Playoff Season for Information Professionals

Poor Dan Uggla. When the Atlanta Braves assembled their baseball team to face the Los Angeles Dodgers in the National League Division Series earlier this month, the popular second baseman was left off of the playoff roster. But it’s part of the process:  When the playoffs begin, the rosters get cut down. For Dan Uggla, a veteran with a nice paycheck but pathetic bat, it was a rough moment.

For librarians, this is also a time of excitement and uncertainty. For those like me who seek new opportunities in academic settings and research centers, making the roster of a research team is a great thrill AND a great opportunity, akin to joining an expansion team.

But this is also a time of roster cuts. It’s a time when research funding gets held up, bogged down, and/or cut off, and when budget cuts are demanded by the higher-ups. It’s the time when decisions about who brings value to the team are being made, and nobody wants to be Dan Uggla.

My own library recently went through roster cuts. It was painful to see co-workers lose their jobs, their roles on the team no longer valued. Like Dan Uggla, it wasn’t about not wanting the player, it was about needing to keep only those roles that provide the most value.

Every team needs a second baseman, and there was a time when every academic institution needed a library. It was a given. Today, however, we’re more like the Atlanta Braves, carrying more than one second baseman on our squad. In other words, our general managers and field managers and coaches have more than one information resource from which to choose. There is more than one way for them to access the resources that they need.

If we want to stay on the team, we have to prove to them that we’re worth it. Simply providing the resources or putting the classes on the schedule or claiming that we can search better than others – the librarian equivalent of batting below .200 – isn’t enough.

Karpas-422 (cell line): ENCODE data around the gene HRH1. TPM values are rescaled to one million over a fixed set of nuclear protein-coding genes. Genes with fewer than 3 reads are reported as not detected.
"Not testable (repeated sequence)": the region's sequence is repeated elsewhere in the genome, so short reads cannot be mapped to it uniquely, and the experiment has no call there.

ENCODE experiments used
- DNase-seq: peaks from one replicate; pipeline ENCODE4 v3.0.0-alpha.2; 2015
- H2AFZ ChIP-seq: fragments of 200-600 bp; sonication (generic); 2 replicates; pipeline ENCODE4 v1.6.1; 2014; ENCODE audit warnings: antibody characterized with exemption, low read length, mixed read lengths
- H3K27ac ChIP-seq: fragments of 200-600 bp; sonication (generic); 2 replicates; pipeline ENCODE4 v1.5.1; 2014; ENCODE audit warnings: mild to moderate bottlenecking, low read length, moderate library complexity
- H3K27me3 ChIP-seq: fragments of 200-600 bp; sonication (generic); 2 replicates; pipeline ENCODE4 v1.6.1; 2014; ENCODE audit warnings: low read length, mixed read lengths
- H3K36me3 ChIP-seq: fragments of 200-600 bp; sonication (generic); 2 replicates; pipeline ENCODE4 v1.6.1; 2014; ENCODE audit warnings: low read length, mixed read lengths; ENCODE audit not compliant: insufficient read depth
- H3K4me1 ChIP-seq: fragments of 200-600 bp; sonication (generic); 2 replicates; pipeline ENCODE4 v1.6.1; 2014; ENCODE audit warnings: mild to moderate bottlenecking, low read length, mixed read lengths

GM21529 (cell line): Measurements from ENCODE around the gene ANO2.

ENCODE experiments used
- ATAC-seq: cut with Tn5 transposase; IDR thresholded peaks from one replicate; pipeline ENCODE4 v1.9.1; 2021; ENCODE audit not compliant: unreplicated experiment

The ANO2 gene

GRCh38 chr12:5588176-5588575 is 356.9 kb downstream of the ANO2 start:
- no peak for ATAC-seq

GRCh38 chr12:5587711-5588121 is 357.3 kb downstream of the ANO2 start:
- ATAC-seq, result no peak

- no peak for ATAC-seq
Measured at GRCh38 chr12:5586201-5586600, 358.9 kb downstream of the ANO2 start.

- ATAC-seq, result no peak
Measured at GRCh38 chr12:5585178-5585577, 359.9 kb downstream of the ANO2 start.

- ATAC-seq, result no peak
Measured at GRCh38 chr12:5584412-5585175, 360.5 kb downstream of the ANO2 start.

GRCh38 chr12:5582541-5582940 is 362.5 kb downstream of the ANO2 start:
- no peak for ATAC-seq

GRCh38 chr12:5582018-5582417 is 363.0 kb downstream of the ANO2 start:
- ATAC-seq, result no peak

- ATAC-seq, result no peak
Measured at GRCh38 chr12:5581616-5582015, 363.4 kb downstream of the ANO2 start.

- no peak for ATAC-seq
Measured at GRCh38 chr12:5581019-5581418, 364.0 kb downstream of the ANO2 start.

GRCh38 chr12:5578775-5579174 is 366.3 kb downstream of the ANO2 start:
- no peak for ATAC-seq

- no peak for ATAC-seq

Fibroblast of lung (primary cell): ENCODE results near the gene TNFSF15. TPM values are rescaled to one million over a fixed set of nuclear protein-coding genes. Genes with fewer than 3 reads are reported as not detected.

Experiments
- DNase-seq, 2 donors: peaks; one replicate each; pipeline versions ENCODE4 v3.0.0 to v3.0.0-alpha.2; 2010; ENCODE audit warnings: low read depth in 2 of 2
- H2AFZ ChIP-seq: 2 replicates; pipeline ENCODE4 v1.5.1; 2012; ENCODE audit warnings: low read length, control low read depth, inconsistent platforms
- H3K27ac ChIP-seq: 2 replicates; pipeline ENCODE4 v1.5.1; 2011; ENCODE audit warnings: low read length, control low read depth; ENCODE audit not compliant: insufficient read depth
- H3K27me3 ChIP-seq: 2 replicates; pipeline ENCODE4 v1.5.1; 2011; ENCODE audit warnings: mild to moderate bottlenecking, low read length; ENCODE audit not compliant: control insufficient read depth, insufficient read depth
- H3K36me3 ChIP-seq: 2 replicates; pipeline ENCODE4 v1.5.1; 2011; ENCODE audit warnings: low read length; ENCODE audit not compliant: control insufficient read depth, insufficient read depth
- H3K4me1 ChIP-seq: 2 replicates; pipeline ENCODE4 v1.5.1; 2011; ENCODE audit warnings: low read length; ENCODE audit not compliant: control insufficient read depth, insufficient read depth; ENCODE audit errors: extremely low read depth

In her book, Rethinking Information Work: A Career Guide for Librarians and Other Information Professionals, Kim Dority writes about the difference between lifetime employment and lifetime employability. Her argument that we are all, ultimately, self-employed (i.e., “solely responsible for the well-being of our careers”) resonates with me as I find new ways and new opportunities to make myself – me, the librarian – valuable to people on my campus. It’s this value – a value that changes with an ever-changing work environment and its information needs – that keeps the librarian (and the library) employable. And employability is what allows a librarian to both make the expansion team and then stay on it, all the way to the World Series.

 

Sally Gore writes a blog called “A Librarian by Any Other Name.

 

 

Get a low price finasteride is not easy. Remember you need a finasteride drug is not particularly carried away. As long as you think you dare questions. They are currently not easy.

Leave a Reply

Your email address will not be published. Required fields are marked *

  • #Jobinterviews can be really unpleasant for interviewers and candidates alike. Use these five go-to questions that… https://t.co/N2bpAvvCIy
  • RT @librarycongress: Famed author, leader & abolitionist Frederick Douglass died #OTD 1895. Read more about his incredible life in our hist…
  • You know why you need to attend SLA 2018, but does your employer still need some convincing? Feel free to use our “… https://t.co/A1EE7URFcJ
  • Did you know that nearly two-thirds of all large-scale implementations fail to meet their goals, and 80% of those f… https://t.co/ZLtVPYsc8A
  • Have you heard? The SLA 2018 Annual Conference session descriptions are available to view on our website! Check it… https://t.co/C3mT0T9fTl
©2018 Special Libraries Association. All Rights Reserved